JOHNSON, CORBYN AND SWINSON IN BUSINESS PLEDGES

JOHNSON, CORBYN AND SWINSON IN BUSINESS PLEDGES

Boris Johnson will cut employers' National Insurance as part of a range of tax cuts as he seeks to get the business community back on side.

The Prime Minister will tell business leaders on Monday that the Tories will put an end to Brexit "uncertainty and confusion" if they are returned to power on December 12.

In a major General Election pledge, the Conservative Party said a Tory government would cut business rates, launching a fundamental review at their first Budget.

The party said they will increase the employment allowance from £3,000 to £4,000, providing a cut in National Insurance of up to £1,000 for more than half a million businesses.

Under the plans, the R&D tax credit rate will increase from 12% to 13%, which the Tories say will boost manufacturing and the professional, scientific and technical services sectors in particular.

They have also promised to increase the structures and buildings allowance (SBA) from 2% to 3% to increase the tax relief on the purchase, building or leasing of a structure.

Labour has promised to create a climate apprenticeship programme which will train an average of 80,000 people a year.

The party said it will also bring in reforms to the apprenticeship levy in a bid to better meet the needs of workers and employers, as well as tackling the climate emergency.

Under the plans, Labour said they will deliver 320,000 apprenticeships in England during their first term in government, with the programme creating 886,000 by 2030.

Climate apprenticeships will "upskill" the UK workforce so that UK companies can compete and succeed in the green economy, the party said.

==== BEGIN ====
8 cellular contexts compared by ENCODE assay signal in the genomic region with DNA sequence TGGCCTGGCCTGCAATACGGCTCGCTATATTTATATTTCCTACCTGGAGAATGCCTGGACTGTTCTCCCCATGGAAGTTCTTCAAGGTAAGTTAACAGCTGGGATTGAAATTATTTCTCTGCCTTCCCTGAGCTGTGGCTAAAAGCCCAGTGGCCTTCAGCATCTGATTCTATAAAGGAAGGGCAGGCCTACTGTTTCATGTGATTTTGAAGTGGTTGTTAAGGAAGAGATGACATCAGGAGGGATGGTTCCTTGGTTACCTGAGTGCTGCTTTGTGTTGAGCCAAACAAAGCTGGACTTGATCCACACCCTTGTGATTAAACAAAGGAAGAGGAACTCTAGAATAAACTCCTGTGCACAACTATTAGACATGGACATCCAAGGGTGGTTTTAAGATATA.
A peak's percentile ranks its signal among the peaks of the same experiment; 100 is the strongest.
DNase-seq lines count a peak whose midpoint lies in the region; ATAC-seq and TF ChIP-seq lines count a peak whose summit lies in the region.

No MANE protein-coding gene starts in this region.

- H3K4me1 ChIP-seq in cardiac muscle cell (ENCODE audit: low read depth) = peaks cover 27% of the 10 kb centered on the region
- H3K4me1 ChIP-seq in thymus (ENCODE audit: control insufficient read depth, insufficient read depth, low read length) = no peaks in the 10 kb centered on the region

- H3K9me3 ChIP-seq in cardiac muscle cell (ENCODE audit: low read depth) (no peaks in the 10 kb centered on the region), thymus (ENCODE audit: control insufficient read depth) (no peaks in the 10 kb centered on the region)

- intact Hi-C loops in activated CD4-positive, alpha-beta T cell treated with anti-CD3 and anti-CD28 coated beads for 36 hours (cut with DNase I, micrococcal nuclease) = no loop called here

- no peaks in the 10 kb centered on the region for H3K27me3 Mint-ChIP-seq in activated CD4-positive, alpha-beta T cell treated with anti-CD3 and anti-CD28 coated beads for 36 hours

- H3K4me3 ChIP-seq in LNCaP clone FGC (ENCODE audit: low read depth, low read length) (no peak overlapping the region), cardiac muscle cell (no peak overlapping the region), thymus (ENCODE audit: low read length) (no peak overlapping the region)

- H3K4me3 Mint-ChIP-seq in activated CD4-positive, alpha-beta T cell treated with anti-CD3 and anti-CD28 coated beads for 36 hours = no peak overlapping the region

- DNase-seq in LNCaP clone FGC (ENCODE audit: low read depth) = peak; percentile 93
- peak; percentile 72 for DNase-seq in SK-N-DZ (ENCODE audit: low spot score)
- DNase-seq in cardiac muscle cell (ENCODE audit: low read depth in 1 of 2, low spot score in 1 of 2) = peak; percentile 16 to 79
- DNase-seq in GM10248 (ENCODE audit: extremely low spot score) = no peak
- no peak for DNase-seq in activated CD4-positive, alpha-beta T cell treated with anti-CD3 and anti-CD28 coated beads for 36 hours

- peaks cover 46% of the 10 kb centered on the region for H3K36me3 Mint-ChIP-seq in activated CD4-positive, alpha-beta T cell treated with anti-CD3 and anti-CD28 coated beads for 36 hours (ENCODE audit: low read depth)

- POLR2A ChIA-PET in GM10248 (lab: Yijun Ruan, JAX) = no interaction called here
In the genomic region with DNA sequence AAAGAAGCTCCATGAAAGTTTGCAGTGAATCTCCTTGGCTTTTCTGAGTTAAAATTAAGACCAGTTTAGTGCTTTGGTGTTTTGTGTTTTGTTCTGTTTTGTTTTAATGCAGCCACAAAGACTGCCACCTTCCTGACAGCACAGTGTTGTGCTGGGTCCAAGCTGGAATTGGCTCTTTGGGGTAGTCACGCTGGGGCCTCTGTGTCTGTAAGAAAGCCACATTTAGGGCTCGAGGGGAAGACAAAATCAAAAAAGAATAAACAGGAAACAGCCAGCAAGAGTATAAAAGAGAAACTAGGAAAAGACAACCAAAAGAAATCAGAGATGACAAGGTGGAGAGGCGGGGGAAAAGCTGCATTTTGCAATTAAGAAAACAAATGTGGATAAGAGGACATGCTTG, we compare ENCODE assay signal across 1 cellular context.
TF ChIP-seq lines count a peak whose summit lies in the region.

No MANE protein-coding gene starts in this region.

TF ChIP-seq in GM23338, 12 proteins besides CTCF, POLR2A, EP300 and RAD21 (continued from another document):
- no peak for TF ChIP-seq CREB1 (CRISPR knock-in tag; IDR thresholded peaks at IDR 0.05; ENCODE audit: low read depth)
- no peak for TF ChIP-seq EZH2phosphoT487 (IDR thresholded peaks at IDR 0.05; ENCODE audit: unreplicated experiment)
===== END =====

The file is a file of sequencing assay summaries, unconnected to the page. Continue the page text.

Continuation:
Under the plans, businesses will benefit from an average of 80,000 people per year being trained as apprentice engineers and technicians in renewable energy and transport, civil engineers and skilled tradespeople in sustainable construction, designers, welders and fabricators in low carbon industries, and sustainable agriculture and forestry specialists.

The status of tourism within the UK government will be upgraded if the Liberal Democrats take power, the party has announced.

Former leader Tim Farron said the party would add "Tourism" to the name of the Department for Digital, Culture, Media and Sport.

It would also appoint a designated minister of state for tourism, whereas the existing tourism minister, Helen Whately, has the more junior title of parliamentary secretary.

Mr Farron, the Lib Dem communities and local government spokesman, said the party would encourage more people to visit destinations across the UK, promoting new transport links and growth in rural, urban and seaside communities.

Published: by Radio NewsHub
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